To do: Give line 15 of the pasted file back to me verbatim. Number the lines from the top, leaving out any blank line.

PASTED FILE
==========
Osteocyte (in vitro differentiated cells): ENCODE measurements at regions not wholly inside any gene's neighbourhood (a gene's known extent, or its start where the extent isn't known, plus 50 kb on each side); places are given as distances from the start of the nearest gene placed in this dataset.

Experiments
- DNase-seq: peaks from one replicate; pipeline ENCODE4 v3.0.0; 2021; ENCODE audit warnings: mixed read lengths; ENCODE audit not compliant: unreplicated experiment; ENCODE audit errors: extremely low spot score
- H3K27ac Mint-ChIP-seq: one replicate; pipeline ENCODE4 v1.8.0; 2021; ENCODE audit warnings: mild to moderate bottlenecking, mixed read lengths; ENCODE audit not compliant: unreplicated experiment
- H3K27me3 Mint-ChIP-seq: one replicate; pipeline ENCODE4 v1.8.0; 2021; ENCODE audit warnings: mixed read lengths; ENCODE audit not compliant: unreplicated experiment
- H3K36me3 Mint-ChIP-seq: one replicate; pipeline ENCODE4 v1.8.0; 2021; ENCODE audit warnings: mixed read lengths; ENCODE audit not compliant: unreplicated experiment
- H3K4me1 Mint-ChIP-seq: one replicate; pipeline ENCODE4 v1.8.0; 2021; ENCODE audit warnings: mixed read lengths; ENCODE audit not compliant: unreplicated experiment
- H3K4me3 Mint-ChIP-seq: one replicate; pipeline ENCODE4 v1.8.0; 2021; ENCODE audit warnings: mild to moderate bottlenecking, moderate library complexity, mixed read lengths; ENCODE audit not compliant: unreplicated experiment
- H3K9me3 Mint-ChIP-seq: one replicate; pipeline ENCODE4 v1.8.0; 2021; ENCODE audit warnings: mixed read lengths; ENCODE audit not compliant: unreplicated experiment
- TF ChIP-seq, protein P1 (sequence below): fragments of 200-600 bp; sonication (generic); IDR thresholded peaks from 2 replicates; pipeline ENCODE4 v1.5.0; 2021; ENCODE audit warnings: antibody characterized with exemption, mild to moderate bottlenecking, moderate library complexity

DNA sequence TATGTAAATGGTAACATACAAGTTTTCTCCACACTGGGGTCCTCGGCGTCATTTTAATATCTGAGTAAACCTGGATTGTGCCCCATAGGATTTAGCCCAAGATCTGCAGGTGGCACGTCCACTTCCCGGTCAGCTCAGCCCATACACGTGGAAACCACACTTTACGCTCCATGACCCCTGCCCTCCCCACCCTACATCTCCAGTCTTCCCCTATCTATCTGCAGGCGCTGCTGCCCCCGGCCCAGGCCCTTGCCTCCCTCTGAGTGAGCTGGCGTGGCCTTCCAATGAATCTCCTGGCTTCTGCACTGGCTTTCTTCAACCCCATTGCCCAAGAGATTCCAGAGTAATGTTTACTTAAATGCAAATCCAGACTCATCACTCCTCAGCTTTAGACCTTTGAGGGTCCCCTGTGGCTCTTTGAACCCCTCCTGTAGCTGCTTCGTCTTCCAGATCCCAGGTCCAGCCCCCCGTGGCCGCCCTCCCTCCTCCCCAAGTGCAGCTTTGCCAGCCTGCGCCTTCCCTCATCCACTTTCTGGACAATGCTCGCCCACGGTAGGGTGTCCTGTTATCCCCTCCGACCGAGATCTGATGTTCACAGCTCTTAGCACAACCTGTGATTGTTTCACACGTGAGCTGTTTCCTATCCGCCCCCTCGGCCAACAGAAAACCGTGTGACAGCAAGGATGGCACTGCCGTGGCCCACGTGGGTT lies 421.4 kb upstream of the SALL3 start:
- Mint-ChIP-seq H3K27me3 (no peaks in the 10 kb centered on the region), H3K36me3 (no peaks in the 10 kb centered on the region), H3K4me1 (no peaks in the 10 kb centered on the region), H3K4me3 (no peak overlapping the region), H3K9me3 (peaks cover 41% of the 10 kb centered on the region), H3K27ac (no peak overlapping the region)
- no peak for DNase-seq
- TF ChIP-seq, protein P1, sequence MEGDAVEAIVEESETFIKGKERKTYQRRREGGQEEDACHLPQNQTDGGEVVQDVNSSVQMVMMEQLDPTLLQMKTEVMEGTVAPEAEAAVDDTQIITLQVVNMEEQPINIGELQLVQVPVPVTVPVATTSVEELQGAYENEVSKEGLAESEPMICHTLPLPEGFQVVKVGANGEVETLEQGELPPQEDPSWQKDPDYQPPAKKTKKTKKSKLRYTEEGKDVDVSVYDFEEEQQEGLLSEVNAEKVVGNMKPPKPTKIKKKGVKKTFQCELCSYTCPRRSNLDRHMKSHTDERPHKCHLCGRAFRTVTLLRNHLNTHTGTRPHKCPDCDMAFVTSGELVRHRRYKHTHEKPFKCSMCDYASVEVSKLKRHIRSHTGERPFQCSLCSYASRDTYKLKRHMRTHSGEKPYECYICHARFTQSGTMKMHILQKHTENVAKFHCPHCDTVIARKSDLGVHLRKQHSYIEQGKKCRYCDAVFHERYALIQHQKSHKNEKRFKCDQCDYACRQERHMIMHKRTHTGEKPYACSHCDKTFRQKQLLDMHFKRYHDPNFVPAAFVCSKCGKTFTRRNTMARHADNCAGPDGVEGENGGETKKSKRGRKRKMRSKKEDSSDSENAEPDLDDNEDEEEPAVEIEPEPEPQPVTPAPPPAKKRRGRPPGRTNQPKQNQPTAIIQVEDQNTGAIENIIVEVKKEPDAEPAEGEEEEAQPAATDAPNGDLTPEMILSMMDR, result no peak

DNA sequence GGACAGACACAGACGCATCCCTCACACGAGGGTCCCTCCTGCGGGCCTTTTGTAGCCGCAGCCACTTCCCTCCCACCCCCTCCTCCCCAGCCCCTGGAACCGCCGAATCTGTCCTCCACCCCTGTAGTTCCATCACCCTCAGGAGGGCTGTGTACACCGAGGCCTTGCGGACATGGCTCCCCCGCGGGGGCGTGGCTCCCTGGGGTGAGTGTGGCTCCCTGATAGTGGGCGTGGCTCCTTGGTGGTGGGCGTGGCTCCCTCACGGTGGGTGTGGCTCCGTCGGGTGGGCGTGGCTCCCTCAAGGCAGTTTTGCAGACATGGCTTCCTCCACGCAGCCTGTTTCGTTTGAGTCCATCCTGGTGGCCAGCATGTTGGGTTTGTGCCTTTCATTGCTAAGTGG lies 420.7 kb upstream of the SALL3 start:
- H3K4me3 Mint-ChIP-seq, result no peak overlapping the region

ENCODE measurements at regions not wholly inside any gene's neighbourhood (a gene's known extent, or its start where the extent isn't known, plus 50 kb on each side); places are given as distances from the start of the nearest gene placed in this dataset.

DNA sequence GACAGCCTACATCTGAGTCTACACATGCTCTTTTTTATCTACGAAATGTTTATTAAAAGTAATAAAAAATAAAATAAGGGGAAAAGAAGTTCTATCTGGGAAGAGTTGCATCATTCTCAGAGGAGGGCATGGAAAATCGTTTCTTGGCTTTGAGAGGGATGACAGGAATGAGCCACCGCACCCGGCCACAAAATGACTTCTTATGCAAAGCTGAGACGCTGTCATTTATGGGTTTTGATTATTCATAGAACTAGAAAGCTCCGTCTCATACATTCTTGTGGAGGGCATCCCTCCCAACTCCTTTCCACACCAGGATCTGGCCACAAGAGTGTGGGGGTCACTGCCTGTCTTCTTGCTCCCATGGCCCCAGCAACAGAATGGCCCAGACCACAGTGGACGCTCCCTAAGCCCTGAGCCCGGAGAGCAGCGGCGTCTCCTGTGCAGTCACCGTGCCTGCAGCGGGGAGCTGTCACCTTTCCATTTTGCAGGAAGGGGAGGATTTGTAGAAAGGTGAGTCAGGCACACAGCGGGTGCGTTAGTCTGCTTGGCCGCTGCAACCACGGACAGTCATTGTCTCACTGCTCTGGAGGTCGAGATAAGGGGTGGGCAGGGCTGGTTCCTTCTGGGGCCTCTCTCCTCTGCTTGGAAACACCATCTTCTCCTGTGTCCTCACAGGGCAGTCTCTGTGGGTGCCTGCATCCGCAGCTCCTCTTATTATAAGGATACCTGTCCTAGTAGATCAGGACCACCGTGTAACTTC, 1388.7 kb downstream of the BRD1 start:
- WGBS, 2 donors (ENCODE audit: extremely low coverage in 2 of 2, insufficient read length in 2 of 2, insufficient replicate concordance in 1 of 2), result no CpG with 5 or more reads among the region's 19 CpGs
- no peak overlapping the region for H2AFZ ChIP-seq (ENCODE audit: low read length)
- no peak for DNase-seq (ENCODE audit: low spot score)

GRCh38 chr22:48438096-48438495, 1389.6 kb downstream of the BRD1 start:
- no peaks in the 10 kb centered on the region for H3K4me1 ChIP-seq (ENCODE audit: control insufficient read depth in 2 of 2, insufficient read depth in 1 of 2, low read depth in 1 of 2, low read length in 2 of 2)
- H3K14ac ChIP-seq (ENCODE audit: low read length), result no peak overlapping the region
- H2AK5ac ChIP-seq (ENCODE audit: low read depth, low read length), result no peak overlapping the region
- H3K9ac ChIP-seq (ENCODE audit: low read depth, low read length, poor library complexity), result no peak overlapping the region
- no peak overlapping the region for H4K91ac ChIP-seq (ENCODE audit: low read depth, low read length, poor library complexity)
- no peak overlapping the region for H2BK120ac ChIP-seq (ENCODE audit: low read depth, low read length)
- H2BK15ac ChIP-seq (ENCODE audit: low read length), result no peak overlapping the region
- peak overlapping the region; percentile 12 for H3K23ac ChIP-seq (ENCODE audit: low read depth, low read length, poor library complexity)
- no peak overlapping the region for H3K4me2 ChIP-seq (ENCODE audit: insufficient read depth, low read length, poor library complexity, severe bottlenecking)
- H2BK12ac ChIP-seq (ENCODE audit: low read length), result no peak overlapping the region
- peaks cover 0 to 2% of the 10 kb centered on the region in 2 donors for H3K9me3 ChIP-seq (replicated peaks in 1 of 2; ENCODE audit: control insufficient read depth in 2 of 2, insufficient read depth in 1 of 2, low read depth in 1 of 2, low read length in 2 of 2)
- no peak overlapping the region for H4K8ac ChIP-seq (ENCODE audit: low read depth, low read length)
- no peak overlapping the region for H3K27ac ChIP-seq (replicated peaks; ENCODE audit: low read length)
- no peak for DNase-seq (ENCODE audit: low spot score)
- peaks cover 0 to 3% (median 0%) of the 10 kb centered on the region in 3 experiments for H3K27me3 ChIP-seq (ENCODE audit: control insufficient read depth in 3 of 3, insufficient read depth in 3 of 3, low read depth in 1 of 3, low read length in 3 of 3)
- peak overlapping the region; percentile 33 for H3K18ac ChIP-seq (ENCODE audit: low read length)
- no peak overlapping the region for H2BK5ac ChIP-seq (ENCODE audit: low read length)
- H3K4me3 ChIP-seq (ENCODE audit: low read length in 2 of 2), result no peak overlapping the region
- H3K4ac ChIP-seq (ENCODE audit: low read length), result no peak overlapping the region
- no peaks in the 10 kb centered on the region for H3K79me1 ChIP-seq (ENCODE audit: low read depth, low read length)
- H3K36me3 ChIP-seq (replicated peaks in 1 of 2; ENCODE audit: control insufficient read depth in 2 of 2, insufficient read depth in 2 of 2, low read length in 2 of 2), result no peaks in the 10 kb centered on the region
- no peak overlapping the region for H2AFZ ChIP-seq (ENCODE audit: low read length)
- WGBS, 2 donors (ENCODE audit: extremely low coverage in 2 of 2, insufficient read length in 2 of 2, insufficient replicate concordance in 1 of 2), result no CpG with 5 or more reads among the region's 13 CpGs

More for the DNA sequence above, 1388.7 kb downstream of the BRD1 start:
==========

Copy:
DNA sequence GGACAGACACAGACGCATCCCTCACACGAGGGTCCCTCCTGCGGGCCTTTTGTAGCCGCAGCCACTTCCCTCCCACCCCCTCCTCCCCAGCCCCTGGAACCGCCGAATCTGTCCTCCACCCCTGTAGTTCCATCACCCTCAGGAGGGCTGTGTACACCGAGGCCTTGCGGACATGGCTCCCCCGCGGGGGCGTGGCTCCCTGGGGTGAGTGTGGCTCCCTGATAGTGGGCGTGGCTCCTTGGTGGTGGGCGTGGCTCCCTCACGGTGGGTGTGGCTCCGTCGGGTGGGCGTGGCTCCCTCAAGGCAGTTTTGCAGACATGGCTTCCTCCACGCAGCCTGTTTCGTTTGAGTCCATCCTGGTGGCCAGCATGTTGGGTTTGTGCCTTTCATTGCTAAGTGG lies 420.7 kb upstream of the SALL3 start: